The organisers of Chinese Dota 2 league G-1 have been forced to suspend play for the rest of today and tomorrow after repeated Distributed Denial of Service attacks crippled qualifying games.
“Over the past few days, the G-1 Western Qualifiers has been the subject of DDoS attacks from unknown sources, which has caused players to continuously disconnect and made it impossible to carry out the competition,” read an official statement, translated by Redditors.
“In light of the current situation, 17173 has decided to postpone the Western Qualifiers while waiting for a technical solution, possibly from Valve.”
The attacks began on Sunday with the mass disconnection of Evil Geniuses during their bout with Absolute Legends. The team were unable to reconnect, and admins eventually declared Absolute Legends winners due to the advantage they held before the attack. Later, Virtus.Pro were forced to substitute two stand-ins after suffering disconnections in their match against Mousesports.
Yesterday, Kaipi won their second game against Team Empire despite a DDOS-induced 4 v 5 handicap, and a Team Dignitas v QPAD Red Pandas match was abandoned until further notice when both Dignitas and commentator Ayesee were targeted.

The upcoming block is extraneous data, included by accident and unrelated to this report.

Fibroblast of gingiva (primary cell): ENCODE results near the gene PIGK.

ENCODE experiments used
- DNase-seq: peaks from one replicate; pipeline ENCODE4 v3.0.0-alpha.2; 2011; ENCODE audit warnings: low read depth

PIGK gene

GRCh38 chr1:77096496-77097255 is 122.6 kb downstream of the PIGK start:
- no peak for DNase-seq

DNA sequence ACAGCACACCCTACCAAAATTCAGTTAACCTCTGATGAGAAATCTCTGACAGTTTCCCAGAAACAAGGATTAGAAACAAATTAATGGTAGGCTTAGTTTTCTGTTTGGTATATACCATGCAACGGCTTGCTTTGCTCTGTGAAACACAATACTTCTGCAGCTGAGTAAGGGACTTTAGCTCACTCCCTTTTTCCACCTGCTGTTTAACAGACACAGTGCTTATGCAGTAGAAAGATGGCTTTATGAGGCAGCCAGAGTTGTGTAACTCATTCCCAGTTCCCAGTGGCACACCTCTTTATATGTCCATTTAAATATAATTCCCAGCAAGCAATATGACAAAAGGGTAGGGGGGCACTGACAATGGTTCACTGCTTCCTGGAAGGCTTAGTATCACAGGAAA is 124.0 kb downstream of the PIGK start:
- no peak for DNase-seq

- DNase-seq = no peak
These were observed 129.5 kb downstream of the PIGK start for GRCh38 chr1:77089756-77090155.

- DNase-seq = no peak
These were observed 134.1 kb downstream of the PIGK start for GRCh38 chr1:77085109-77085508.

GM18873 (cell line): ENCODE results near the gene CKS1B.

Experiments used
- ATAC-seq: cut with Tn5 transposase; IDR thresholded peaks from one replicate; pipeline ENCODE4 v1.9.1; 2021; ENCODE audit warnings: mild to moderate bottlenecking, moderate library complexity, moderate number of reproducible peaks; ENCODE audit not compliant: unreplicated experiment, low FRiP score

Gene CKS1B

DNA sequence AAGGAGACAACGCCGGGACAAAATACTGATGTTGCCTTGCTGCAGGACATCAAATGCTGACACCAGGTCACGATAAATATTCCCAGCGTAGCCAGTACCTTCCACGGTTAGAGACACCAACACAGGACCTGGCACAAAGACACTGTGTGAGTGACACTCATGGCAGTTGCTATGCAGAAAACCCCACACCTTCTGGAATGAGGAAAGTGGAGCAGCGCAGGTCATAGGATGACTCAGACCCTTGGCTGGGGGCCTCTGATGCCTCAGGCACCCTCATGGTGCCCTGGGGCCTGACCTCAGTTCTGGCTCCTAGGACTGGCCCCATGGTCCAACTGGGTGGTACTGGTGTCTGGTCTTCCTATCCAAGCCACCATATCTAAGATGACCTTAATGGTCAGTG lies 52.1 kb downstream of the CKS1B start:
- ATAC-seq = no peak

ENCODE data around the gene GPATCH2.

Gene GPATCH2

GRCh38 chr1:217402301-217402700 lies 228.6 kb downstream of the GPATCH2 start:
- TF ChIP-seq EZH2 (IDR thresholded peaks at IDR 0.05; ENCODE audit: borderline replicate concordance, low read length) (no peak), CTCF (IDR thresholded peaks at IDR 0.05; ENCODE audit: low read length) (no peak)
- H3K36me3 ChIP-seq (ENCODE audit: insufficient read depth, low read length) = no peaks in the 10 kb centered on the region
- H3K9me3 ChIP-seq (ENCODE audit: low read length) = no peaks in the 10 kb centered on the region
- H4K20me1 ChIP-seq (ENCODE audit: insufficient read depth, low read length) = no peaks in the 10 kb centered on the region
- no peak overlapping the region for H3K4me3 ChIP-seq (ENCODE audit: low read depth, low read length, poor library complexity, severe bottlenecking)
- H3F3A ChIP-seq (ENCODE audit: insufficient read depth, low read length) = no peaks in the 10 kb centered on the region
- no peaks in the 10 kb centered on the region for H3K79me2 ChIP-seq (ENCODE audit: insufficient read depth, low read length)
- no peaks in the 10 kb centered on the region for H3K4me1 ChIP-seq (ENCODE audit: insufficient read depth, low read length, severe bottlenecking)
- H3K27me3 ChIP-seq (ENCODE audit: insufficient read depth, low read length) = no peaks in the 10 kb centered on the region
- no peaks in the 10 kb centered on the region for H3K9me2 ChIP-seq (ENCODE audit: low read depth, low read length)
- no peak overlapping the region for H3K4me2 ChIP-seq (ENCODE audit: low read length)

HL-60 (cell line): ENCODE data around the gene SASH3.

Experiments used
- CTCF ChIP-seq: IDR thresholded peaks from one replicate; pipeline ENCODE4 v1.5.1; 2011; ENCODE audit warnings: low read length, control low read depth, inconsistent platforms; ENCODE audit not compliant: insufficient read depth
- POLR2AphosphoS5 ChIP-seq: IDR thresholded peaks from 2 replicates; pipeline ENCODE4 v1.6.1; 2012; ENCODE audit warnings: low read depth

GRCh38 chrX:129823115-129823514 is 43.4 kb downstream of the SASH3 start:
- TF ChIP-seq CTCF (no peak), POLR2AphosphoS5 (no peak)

The identity of the attackers is unknown, but a 4Chan poster claiming responsibility boasted the ability to fix a $20,000 match bet remotely. While betting providers like DotaLounge and Pinnaclesports will forfeit any bets subject to foul play, hackers can still conceivably use DDOS attacks to overturn the table of a game that isn’t going their way.
Some have speculated that the attackers are exploiting a known issue with Skype, which allows users to obtain target IP addresses and overload their target with botnets. However, Dignitas' Aui speculated on Twitter that his IP had been pulled from his Steam Friends list.
Imagine that anybody with a brain and access to the internet was able to open the heavens and halt the cricket. That’s more or less the nature of the issue not just 17173, but all of eSports, is facing. So what’s the solution?